Putting Theory Into Practice

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“He who loves practice without theory is like the sailor who boards a ship without a rudder and compass and never knows where he may cast” ~Leonardo Da Vinci

Most of our youthful days are spent in long classes and boring lectures filling our brains with knowledge that we more than likely will never use again for the rest of our lives. What percentage of the world really uses the principles of circle theorem for instance? Who really cares about Pythogarus’ theorem?  As an educator, these are the types of questions I have often asked myself but when I really think about it, learning is all about making sense out of nonsense and being able to apply what we read, watch and hear into practice. Our ability to learn in this way helps us to grow as individuals and hone new skills, two things which are very critical for our survival in this world.

So, how can we ensure that we embrace learning as the intertwining of theory and practice? It is not a simple task (as an educator I can assure you that it is extremely difficult). However, I believe that we all can make the most of the knowledge we obtain by following these tips:

Learn to Relate to the Content

Things make sense when we are able to relate to them. This is one of the challenges that I have as an educator because I really cannot relate to most of the content that I teach the students. However, I have to find a way to make what they learn practical and meaningful. Being able to relate to a concept or theory does not necessarily mean that we have to be able to visualise how we can use it in our own lives. According to the Free Online Dictionary relate means “to establish or demonstrate a connection between”. You may not be able to make a connection between a theory and your life but you may be able to make a connection between a theory and something you were previously taught. You would be surprised that by doing this your learning experience can become more meaningful.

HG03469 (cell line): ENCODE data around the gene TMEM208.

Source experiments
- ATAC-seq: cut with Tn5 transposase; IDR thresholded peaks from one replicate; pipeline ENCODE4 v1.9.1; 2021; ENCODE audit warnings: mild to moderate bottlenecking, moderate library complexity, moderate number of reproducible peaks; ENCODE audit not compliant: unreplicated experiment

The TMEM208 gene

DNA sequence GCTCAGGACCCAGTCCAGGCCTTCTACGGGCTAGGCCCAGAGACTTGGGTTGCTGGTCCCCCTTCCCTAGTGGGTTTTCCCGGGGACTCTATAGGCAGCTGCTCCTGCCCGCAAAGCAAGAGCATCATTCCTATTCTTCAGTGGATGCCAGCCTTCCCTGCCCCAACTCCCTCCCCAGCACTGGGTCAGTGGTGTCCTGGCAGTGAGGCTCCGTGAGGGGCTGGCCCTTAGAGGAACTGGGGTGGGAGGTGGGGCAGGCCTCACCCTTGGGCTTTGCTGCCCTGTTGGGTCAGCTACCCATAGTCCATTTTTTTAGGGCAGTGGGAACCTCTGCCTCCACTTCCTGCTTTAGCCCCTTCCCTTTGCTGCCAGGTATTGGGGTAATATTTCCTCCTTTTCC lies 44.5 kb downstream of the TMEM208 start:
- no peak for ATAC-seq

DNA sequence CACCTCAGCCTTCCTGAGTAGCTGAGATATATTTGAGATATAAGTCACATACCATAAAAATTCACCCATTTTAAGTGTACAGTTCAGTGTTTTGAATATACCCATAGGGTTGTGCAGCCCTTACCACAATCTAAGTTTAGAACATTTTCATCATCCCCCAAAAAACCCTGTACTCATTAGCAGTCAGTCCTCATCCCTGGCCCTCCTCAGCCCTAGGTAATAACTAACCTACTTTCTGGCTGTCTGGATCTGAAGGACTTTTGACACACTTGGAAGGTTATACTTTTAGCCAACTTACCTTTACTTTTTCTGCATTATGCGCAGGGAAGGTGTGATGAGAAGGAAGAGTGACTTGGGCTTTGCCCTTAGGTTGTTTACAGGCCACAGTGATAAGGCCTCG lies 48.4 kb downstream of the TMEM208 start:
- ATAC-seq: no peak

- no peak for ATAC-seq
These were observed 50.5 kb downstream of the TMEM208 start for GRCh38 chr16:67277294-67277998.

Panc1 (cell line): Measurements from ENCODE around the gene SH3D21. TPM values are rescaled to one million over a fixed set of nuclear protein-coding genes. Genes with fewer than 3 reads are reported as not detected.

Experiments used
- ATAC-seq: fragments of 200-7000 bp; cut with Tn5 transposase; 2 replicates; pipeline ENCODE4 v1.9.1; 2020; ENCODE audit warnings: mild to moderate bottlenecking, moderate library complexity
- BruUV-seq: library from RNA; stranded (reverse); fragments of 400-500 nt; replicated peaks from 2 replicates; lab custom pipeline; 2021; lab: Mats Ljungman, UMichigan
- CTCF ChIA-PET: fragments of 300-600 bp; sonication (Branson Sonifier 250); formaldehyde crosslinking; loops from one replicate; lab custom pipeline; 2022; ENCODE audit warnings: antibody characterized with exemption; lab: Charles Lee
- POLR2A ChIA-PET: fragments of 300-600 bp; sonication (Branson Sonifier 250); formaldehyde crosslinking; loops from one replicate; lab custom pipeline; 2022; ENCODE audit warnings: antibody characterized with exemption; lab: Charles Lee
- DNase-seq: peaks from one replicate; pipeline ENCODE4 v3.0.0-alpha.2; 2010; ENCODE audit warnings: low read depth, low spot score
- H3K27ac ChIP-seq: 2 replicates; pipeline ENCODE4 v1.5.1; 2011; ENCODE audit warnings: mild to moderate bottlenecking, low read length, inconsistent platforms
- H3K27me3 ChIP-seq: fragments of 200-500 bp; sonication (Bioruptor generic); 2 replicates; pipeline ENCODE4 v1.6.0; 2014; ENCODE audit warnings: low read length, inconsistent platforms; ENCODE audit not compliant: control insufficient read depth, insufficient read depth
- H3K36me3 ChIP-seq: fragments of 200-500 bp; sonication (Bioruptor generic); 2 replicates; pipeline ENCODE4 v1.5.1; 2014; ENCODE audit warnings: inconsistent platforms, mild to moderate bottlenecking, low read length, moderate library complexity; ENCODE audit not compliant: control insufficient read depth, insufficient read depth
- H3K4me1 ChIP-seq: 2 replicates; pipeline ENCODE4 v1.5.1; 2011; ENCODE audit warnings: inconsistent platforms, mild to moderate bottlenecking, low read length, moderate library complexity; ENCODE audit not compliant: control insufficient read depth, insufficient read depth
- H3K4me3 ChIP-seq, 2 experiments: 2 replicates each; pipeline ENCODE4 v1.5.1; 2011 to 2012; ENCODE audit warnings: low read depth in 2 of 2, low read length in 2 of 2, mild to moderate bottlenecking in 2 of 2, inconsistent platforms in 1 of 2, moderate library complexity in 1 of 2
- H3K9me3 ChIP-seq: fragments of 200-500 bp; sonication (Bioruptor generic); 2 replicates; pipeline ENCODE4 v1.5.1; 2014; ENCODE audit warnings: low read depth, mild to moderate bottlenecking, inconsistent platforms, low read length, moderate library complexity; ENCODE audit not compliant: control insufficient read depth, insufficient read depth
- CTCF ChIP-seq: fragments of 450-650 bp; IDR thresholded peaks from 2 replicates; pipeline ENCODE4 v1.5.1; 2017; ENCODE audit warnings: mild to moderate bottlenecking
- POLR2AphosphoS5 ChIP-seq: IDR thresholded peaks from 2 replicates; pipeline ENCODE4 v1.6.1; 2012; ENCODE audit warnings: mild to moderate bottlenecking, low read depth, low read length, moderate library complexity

Understand that There Is a Balance Between Theory and Practice

You can’t have theory without practice and you cannot have practice without theory. There are several definitions for theory based on the context but I think the best definition can be found on the Merriam-Webster dictionary. This definition states that a theory is “a belief, policy or procedure proposed or followed as the basis of action”. Therefore, the belief that in order to develop self defense skills, one has to go to self defense classes is a theory. However, if you don’t practice the skills learnt in these classes the theory becomes meaningless.

Use What You Learn As a Guide

How can I use what I learn to guide me to a brighter future? For instance, Mathematics is composed of several theories which, when put into practice, can help us to develop our reasoning ability and therefore make us better decision makers and analysts in the workplace. When you are able to put this level of value on what you are learning it is more likely that you will put out the effort to ensure that it is learnt.

If I had approached learning in this way, I probably would have been able to make better sense of what I was being taught. Nevertheless, I can help my students understand the tips I previously outlined to make the best use of their learning experience. Also, we must never forget that we are always learning in an informal way. By observing people around us we are able to theorise how we can become better people, but to make the best use of this knowledge we need to put these theories into practice. Embrace the lifelong learning experience you are on and make the most of it.

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